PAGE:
Fraser held the tournament one more year. Zarhardt returned nearly defending his title, losing a sudden death playoff to Virginia’s Jack Isaacs. Cooper finished third. The US National Senior Open continued on out west for many years, finding a home in Las Vegas. At one point, Tommy Bolt won that tournament five straight years.  

It took 23 more years for the USGA to embrace senior professional golf. It June 1980 the newly formed PGA Senior Tour held its first tournament at the Atlantic City Country Club. One week later, the USGA held a senior open at Winged Foot Golf Club in New York. That first US Senior Open was for golfers 55 and over, but in 1981 with Arnold Palmer having turned 50, the tournament was changed to accept entries from those 50 and over.

At one time, big name golf professionals like Byron Nelson played in local tournaments!

“DID YOU KNOW”
At one time, big name golf professionals like Byron Nelson played in local tournaments!

Byron Nelson won the 1937 Masters Tournament on the first Sunday of April and then reported for work at the Reading Country Club as the new head professional.

On Monday, two weeks after winning the Masters, Nelson played in what was termed a Philadelphia PGA sweepstakes (one day).  The professionals played for their entry fees. Nelson shot two 73s, finishing second to Bruce Coltart by one stroke.  

1937 was a Ryder Cup year, with Great Britain being the host. The final four spots on the US team were determined from the two qualifying rounds at the PGA Championship and the US Open’s four rounds. As the medalist at the PGA, and a tie for 20th at the US Open in Detroit, Nelson earned one of those last spots.

Three days later on Tuesday, Nelson was in New York at a dinner for the Ryder Cup team.  That next morning, June 16, the Ryder Cup team set sail from New York for the one week trip to England. The US team defeated the British on their soil for the first time. Two weeks later Nelson finished fifth in the British Open.

On Thursday July 29th Nelson returned to the states, stepping off a ship in New York Harbor. On Sunday he was in Jamestown, NY playing an exhibition with Henry Picard. That night he drove home, nearly 300 miles, to host the Central Pennsylvania Open on Monday. 

With little sleep, Nelson put together rounds of 69 and 71 at RCC to tie Bruce Coltart for the title with 140s. An 18-hole playoff was held on Saturday, which Nelson won, picking up a check for $150. On Sunday Nelson and Picard played an exhibition at Lehigh CC.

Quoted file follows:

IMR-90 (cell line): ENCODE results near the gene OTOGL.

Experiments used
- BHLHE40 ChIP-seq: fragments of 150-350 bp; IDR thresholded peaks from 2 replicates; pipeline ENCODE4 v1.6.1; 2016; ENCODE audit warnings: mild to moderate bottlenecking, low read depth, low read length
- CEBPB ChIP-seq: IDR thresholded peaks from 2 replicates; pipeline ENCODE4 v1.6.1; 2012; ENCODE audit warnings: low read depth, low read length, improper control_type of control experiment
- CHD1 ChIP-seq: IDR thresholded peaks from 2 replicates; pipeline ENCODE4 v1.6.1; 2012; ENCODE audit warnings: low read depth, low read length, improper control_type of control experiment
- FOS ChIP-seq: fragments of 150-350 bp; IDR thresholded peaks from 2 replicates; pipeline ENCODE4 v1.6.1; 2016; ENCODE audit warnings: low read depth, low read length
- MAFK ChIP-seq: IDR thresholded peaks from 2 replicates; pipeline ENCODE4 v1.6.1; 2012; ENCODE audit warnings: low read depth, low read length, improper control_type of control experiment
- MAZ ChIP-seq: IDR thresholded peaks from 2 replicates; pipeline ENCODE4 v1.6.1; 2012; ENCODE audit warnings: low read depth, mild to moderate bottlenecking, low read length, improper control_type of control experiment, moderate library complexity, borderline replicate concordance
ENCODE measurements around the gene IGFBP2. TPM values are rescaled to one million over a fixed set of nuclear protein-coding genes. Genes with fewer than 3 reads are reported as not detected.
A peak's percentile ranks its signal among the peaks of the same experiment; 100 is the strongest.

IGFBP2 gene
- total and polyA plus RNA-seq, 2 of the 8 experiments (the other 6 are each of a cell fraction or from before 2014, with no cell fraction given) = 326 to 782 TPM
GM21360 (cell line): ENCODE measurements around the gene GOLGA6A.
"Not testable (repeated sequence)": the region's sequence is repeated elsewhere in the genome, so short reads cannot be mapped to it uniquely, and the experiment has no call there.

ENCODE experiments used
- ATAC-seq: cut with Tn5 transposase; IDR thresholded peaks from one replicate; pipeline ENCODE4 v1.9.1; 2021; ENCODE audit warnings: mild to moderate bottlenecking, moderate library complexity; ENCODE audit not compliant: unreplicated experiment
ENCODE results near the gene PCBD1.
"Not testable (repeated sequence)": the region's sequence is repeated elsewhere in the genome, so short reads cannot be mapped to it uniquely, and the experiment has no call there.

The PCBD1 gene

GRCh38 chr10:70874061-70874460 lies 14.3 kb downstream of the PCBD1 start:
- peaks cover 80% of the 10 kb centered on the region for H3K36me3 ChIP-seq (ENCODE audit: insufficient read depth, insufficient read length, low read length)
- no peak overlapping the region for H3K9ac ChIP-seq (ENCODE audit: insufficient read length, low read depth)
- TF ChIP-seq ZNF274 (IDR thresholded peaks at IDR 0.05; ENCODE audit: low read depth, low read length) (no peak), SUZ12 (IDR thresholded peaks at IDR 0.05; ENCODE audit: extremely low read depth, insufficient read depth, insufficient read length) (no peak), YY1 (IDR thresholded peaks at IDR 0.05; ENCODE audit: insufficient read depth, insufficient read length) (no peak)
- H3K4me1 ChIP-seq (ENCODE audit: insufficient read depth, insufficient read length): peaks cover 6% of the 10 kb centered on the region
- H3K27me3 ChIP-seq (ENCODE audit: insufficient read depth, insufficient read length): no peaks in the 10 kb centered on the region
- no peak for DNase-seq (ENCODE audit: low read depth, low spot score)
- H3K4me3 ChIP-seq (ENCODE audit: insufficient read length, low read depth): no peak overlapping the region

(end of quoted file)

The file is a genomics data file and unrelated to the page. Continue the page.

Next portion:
Nelson hosted the Central Pennsylvania Open again in August 1938. He led after the morning round with a course record 66, but in the afternoon he finished with four straight bogies for a 75. Delaware’s Ed “Porky” Oliver, who was around the 36 holes in 140 strokes, edged him out for the title by one stroke. When Oliver could not get any of his three attempts in the fairway, Nelson won the driving contest with a poke of 273 yards, 6 inches. That evening Nelson and Oliver left for Cleveland to play in the $10,000 Cleveland Open, the richest tournament of the year.  

In 1939 Nelson won the US Open in June and the Western Open in July. One week after winning the Western he was hosting the Central Pennsylvania Open, which he won for a second time. His 137 total won by three strokes. First prize had dwindled from $150 to $100.

The 1939 Philadelphia PGA Championship was held at Llanerch CC in September, and Nelson was there playing in the one-day 36-hole qualifying. He won the medal by four strokes with a 137 and picked up $100. Booked to play an exhibition near Boston that weekend, he couldn’t stay on for the match play, which determined the Section champion. 

In early October 1939 Nelson, who had won the US Open earlier in the year, played in the Philadelphia PGA’s Lady-Pro Championship. This was no one-day social event. The format was selective drive/alternate shots. The teams qualified on Tuesday morning and then played the first round match that afternoon. For the survivors, there were two more rounds of matches on Wednesday, with the final on Sunday. The Nelson team qualified with a 79 and met the medalists, Joe Kirkwood, Sr. and his partner, in the first round. All square at the end of 18, the two teams returned to the first tee for sudden death. With little daylight remaining the golfers couldn’t see the green on the 245-yard par-3-hole. Kirkwood’s drive was on the green and Nelson’s was in the right rough. The two ladies were well short of the green. The Kirkwood team won with a 3 and went to the final before losing to the three-time Ryder Cupper Ed Dudley and his partner. Two-time PGA Champion Leo Diegel and his partner won the second flight.